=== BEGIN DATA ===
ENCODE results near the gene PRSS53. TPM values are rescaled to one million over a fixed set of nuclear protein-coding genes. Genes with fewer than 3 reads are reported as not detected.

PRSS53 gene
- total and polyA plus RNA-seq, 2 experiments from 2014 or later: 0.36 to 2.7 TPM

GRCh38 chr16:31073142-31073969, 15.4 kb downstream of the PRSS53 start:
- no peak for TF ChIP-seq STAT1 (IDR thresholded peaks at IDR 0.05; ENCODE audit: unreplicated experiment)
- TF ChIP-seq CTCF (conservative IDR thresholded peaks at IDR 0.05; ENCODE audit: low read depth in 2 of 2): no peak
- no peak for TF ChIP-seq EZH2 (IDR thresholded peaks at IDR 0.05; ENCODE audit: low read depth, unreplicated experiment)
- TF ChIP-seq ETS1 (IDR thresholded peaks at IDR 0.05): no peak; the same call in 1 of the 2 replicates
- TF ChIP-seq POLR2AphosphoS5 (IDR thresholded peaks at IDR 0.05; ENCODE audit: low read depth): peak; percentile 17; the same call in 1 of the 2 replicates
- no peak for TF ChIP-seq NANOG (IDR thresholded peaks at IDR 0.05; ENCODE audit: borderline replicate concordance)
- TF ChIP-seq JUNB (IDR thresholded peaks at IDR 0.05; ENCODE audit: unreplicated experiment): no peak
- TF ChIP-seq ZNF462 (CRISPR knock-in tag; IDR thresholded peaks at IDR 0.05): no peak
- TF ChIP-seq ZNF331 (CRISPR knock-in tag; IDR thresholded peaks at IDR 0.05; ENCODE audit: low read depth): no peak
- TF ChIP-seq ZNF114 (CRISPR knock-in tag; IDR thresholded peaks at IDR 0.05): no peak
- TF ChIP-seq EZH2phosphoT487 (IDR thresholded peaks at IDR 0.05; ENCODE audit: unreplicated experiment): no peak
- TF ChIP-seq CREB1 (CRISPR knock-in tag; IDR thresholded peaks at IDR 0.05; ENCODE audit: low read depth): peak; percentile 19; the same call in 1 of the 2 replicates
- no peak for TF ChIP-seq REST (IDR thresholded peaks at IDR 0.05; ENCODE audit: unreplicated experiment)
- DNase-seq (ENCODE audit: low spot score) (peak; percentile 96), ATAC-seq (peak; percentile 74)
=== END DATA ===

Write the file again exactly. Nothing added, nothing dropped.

ENCODE results near the gene PRSS53. TPM values are rescaled to one million over a fixed set of nuclear protein-coding genes. Genes with fewer than 3 reads are reported as not detected.

PRSS53 gene
- total and polyA plus RNA-seq, 2 experiments from 2014 or later: 0.36 to 2.7 TPM

GRCh38 chr16:31073142-31073969, 15.4 kb downstream of the PRSS53 start:
- no peak for TF ChIP-seq STAT1 (IDR thresholded peaks at IDR 0.05; ENCODE audit: unreplicated experiment)
- TF ChIP-seq CTCF (conservative IDR thresholded peaks at IDR 0.05; ENCODE audit: low read depth in 2 of 2): no peak
- no peak for TF ChIP-seq EZH2 (IDR thresholded peaks at IDR 0.05; ENCODE audit: low read depth, unreplicated experiment)
- TF ChIP-seq ETS1 (IDR thresholded peaks at IDR 0.05): no peak; the same call in 1 of the 2 replicates
- TF ChIP-seq POLR2AphosphoS5 (IDR thresholded peaks at IDR 0.05; ENCODE audit: low read depth): peak; percentile 17; the same call in 1 of the 2 replicates
- no peak for TF ChIP-seq NANOG (IDR thresholded peaks at IDR 0.05; ENCODE audit: borderline replicate concordance)
- TF ChIP-seq JUNB (IDR thresholded peaks at IDR 0.05; ENCODE audit: unreplicated experiment): no peak
- TF ChIP-seq ZNF462 (CRISPR knock-in tag; IDR thresholded peaks at IDR 0.05): no peak
- TF ChIP-seq ZNF331 (CRISPR knock-in tag; IDR thresholded peaks at IDR 0.05; ENCODE audit: low read depth): no peak
- TF ChIP-seq ZNF114 (CRISPR knock-in tag; IDR thresholded peaks at IDR 0.05): no peak
- TF ChIP-seq EZH2phosphoT487 (IDR thresholded peaks at IDR 0.05; ENCODE audit: unreplicated experiment): no peak
- TF ChIP-seq CREB1 (CRISPR knock-in tag; IDR thresholded peaks at IDR 0.05; ENCODE audit: low read depth): peak; percentile 19; the same call in 1 of the 2 replicates
- no peak for TF ChIP-seq REST (IDR thresholded peaks at IDR 0.05; ENCODE audit: unreplicated experiment)
- DNase-seq (ENCODE audit: low spot score) (peak; percentile 96), ATAC-seq (peak; percentile 74)